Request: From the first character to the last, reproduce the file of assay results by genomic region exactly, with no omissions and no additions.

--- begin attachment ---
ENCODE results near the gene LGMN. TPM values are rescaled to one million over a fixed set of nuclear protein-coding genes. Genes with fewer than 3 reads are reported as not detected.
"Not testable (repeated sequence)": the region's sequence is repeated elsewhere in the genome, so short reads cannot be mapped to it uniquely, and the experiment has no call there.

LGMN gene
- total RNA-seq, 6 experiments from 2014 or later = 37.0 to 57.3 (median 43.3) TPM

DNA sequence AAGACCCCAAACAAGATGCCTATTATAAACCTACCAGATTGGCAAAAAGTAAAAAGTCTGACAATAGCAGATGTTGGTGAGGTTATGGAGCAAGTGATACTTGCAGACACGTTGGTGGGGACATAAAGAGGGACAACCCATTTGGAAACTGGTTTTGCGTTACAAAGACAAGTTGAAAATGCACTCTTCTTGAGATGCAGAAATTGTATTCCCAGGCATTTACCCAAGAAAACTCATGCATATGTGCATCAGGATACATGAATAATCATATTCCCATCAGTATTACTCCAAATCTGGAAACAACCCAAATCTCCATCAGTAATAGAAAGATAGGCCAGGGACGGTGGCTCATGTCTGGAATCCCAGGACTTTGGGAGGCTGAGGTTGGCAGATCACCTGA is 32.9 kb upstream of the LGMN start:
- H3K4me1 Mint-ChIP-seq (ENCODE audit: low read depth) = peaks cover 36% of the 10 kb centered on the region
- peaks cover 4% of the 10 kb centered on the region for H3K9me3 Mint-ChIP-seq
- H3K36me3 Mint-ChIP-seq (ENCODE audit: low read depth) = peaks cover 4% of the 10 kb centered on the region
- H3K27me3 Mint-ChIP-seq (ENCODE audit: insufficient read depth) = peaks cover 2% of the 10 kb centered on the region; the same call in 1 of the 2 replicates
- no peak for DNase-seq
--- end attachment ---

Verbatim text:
ENCODE results near the gene LGMN. TPM values are rescaled to one million over a fixed set of nuclear protein-coding genes. Genes with fewer than 3 reads are reported as not detected.
"Not testable (repeated sequence)": the region's sequence is repeated elsewhere in the genome, so short reads cannot be mapped to it uniquely, and the experiment has no call there.

LGMN gene
- total RNA-seq, 6 experiments from 2014 or later = 37.0 to 57.3 (median 43.3) TPM

DNA sequence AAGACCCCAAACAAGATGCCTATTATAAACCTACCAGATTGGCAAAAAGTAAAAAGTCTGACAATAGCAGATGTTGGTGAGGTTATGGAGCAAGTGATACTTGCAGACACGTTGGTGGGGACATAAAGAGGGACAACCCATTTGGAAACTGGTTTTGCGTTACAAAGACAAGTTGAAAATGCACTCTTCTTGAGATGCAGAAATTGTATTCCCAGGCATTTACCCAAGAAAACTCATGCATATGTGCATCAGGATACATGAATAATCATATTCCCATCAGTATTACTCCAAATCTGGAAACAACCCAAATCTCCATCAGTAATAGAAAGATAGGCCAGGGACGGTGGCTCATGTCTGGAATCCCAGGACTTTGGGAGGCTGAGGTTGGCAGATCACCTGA is 32.9 kb upstream of the LGMN start:
- H3K4me1 Mint-ChIP-seq (ENCODE audit: low read depth) = peaks cover 36% of the 10 kb centered on the region
- peaks cover 4% of the 10 kb centered on the region for H3K9me3 Mint-ChIP-seq
- H3K36me3 Mint-ChIP-seq (ENCODE audit: low read depth) = peaks cover 4% of the 10 kb centered on the region
- H3K27me3 Mint-ChIP-seq (ENCODE audit: insufficient read depth) = peaks cover 2% of the 10 kb centered on the region; the same call in 1 of the 2 replicates
- no peak for DNase-seq